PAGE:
Tuesday, June 19, 2018

101 South: Mountain View, Computer History Museum


Computer History Museum  1401 N. Shoreline Blvd., just E of Hwy. 101, (650) 810-1010.  W-Sun 10am-5pm (tour times vary).  $17.50, under 11 free.  Formerly part of The Computer Museum in Boston, this comprehensive collection of computer-related artifacts moved to the Bay Area in 1996 and opened here in 2002.  Displaying more than 1,100 items (only 1% of the collection), it has the world’s largest collection of computing artifacts.  Hardware and software are exhibited, as well as photos and videos.  Take a tour if possible, and take time to view the orientation movie.  Among the gems you’ll see are the first Apple computer (which sells now for more than it did when it went on the market), a World War II ENIGMA encryption/decryption device, and the 1975 Illiac IV (an earlier Illiac computer is said to have inspired director Stanley Kubrick for his movie “2001”).  A 1980 Japanese Sharp calculator with abacus (for those who didn’t trust the calculator) and a 1969 Neiman Marcus "Kitchen Computer" that was priced at $10,000 (they didn’t sell any) are also displayed.  A new section devoted to software that opened in 2017 features many hands-on exhibits.  In a circular layout, it shows how, according to my guide, “software is to a computer as sheet music is to a piano.”  Exhibits describe how software functions in Photoshop, MRIs, and car-crash tests.

Monroe LAS-160 calculator from 1940s at Computer History Museum in Mountain View, California
Monroe LAS-160 calculator from 1940s at Computer History Museum in Mountain View, California


early analog computer patch panel at Computer History Museum in Mountain View, California
early analog computer patch panel at Computer History Museum in Mountain View, California


phonograph doll from 1940s at Computer History Museum in Mountain View, California
phonograph doll from 1940s at Computer History Museum in Mountain View, California


Waymo self-driving vehicle from 2014 at Computer History Museum in Mountain View, California
Waymo self-driving vehicle from 2014 at Computer History Museum in Mountain View, California





The Cloud Bistro operates in the lobby and serves light fare such as soups, sandwiches, salads, and pastries.  Seating is available both inside, and outside on an expansive lawn with shade and plenty of colorful, comfortable Adirondack chairs.

outside lounge area at Computer History Museum in Mountain View, California
outside lounge area at Computer History Museum in Mountain View, California


Also noteworthy is a planting of dramatic coast redwoods that lines the sidewalk in back by the parking lot, where you'll also have access to re-charging your Tesla while you browse the museum.

coast redwoods line sidewalk behind Computer History Museum in Mountain View, California
coast redwoods line sidewalk behind Computer History Museum in Mountain View, California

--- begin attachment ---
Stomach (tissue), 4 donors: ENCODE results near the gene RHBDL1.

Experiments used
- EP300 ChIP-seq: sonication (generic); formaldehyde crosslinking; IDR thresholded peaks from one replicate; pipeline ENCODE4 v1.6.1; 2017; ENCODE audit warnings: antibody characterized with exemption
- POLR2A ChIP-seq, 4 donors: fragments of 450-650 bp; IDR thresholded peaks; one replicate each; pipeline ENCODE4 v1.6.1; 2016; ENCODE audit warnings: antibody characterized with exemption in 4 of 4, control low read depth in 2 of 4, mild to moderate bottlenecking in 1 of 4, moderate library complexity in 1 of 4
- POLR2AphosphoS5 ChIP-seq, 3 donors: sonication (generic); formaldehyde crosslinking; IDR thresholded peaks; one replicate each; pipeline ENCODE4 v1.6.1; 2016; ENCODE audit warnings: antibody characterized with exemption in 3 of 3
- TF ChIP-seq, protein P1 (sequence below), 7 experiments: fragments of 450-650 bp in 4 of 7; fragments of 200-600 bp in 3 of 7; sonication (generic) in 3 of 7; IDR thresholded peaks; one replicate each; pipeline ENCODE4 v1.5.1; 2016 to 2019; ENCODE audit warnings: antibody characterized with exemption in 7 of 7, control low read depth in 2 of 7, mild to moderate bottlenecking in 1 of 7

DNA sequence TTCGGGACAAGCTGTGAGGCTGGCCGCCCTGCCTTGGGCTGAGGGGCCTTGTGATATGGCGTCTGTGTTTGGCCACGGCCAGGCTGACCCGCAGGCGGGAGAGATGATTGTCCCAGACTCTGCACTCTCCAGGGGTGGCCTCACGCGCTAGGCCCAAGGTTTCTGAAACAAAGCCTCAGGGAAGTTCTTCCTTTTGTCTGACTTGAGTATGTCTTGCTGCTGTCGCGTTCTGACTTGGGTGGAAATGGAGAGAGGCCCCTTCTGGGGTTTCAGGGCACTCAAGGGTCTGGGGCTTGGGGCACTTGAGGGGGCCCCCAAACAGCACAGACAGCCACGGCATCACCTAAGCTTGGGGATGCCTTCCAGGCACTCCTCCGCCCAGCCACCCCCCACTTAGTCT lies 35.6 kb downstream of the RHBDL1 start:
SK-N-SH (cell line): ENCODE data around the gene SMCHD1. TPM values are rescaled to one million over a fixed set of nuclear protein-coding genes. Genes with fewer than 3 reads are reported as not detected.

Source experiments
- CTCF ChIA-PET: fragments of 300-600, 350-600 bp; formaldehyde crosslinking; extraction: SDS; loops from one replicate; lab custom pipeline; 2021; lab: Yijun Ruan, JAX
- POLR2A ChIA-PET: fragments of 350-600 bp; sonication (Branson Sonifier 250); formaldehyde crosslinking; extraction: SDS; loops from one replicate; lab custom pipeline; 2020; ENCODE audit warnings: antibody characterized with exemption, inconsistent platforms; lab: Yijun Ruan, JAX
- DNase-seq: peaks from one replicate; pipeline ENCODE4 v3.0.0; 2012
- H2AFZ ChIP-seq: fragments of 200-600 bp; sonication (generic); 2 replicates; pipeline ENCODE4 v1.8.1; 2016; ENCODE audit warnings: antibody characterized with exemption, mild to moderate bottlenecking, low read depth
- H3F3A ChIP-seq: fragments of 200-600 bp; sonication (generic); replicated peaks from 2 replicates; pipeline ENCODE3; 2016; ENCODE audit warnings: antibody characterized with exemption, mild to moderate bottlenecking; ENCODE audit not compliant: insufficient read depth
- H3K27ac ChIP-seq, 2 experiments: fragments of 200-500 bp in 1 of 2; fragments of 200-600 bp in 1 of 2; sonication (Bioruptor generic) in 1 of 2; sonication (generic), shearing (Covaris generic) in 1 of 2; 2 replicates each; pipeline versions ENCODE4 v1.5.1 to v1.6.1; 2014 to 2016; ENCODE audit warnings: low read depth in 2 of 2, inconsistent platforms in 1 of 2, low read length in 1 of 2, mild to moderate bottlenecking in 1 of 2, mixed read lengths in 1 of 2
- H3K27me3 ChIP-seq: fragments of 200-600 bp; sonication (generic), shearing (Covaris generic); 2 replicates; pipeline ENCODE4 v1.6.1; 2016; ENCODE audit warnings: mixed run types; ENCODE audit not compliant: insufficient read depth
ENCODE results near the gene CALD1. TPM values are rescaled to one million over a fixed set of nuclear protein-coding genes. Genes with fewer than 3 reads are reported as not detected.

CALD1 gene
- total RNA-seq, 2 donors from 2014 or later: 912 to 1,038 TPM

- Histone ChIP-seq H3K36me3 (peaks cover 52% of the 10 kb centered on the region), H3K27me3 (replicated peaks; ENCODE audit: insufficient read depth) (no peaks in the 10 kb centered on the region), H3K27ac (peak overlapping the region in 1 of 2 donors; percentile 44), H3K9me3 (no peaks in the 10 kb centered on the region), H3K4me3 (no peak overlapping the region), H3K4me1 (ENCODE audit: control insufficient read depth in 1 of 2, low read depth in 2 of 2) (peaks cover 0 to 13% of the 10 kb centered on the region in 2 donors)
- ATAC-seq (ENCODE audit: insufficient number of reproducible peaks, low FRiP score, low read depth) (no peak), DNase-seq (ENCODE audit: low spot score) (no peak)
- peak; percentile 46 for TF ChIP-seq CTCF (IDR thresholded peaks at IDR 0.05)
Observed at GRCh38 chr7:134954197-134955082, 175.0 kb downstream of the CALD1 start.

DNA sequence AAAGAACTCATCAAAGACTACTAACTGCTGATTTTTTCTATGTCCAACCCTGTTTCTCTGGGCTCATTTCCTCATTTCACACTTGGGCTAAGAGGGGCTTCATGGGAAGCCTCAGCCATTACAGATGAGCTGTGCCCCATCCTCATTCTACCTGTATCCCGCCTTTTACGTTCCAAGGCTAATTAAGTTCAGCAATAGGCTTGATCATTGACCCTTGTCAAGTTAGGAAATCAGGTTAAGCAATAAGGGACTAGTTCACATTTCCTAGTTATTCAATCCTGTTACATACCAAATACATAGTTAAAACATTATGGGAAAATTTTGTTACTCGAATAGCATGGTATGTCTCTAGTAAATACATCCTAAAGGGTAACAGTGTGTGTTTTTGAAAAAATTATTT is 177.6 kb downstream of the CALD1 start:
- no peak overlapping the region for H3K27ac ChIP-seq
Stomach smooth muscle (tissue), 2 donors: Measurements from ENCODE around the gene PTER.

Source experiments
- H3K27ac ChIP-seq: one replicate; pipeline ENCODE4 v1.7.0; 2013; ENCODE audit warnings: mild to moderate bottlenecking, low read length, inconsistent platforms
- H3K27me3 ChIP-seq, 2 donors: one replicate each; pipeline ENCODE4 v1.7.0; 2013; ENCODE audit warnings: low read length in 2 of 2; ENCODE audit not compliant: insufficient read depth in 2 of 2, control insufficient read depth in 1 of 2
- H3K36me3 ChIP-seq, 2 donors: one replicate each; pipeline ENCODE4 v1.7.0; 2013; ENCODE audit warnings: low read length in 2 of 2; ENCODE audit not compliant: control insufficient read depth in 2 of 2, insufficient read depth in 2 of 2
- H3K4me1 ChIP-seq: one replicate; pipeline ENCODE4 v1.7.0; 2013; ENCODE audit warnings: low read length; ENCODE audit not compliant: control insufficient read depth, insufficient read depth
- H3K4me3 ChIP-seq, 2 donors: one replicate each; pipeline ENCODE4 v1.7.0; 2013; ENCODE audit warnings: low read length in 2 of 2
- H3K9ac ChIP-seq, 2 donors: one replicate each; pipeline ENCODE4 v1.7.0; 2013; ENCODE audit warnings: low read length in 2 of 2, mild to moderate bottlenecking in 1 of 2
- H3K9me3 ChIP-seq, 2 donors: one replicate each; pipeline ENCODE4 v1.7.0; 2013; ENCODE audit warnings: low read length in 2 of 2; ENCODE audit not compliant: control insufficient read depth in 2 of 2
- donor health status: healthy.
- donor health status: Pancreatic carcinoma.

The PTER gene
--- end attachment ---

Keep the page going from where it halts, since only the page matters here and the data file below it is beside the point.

Tesla charging station behind Computer History Museum in Mountain View, California
Tesla charging station behind Computer History Museum in Mountain View, California




Friday, June 15, 2018

101 South: Palo Alto, Palo Alto Duck Pond + Baylands Nature Preserve


Palo Alto Duck Pond  2775 Embarcadero Rd., a E end, (650) 617-3156.  Daily sunrise-sunset.  Free.  Located in a quiet, unpopulated area away from town, this pond is one of the Bay Area’s best spots to see ducks, birds, and the occasional swan.  In winter, unusual migrating birds are also seen.  Visitors are asked not to feed the birds.  A paved path leads around the pond, and an adjacent small airport provides plane-watching fun. 

sign at Palo Alto Duck Pond in Palo Alto, California
sign at Palo Alto Duck Pond in Palo Alto, California


bird description sign at Palo Alto Duck Pond in Palo Alto, California
bird description sign at Palo Alto Duck Pond in Palo Alto, California


overview of Palo Alto Duck Pond in Palo Alto, California
overview of Palo Alto Duck Pond in Palo Alto, California


small plane coming in for landing near Palo Alto Duck Pond in Palo Alto, California
small plane coming in for landing near Palo Alto Duck Pond in Palo Alto, California


Across the street, the Baylands Nature Preserve has 15 miles of trails.  Bird watching is excellent, but wind surfing and kayaking are also popular.  The free-admission Lucy Evans Baylands Nature Interpretive Center has exhibits that orient visitors to the area.  During daylight hours, visitors can walk out over the 120-acre salt marsh on an 800-foot-long raised wooden walkway.  Naturalist-led walks are scheduled on weekends.

duck crossing sign at Baylands Nature Preserve and Palo Alto Duck Pond in Palo Alto, California
duck crossing sign at Baylands Nature Preserve and Palo Alto Duck Pond in Palo Alto, California




More things to do in Palo Alto.

More ideas for exploring Northern California.

images ©2018 Carole Terwilliger Meyers